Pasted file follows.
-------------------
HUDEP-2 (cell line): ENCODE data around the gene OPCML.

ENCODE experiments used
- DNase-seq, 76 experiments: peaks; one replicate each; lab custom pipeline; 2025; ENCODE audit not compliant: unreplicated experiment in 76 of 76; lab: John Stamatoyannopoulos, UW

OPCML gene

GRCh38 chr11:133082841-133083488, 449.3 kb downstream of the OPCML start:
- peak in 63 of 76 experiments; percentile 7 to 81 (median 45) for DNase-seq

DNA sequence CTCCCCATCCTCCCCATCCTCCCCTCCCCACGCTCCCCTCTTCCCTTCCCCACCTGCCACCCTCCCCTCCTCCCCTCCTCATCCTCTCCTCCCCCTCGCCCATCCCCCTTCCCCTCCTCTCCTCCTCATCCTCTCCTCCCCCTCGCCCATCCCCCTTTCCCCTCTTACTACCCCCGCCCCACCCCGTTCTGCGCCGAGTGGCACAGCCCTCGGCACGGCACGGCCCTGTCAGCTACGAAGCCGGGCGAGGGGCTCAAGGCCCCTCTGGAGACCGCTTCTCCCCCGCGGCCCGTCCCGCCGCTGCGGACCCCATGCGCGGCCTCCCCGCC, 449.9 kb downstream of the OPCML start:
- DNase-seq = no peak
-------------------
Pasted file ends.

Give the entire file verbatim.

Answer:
HUDEP-2 (cell line): ENCODE data around the gene OPCML.

ENCODE experiments used
- DNase-seq, 76 experiments: peaks; one replicate each; lab custom pipeline; 2025; ENCODE audit not compliant: unreplicated experiment in 76 of 76; lab: John Stamatoyannopoulos, UW

OPCML gene

GRCh38 chr11:133082841-133083488, 449.3 kb downstream of the OPCML start:
- peak in 63 of 76 experiments; percentile 7 to 81 (median 45) for DNase-seq

DNA sequence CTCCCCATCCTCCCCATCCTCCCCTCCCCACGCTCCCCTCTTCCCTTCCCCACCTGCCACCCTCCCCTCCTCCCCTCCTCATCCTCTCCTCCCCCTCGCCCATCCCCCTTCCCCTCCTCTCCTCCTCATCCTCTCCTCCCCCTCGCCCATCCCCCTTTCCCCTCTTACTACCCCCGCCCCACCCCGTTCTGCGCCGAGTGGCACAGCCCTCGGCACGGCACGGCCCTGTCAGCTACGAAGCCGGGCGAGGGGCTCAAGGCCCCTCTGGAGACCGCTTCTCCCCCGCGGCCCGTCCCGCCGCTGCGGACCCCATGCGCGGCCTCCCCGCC, 449.9 kb downstream of the OPCML start:
- DNase-seq = no peak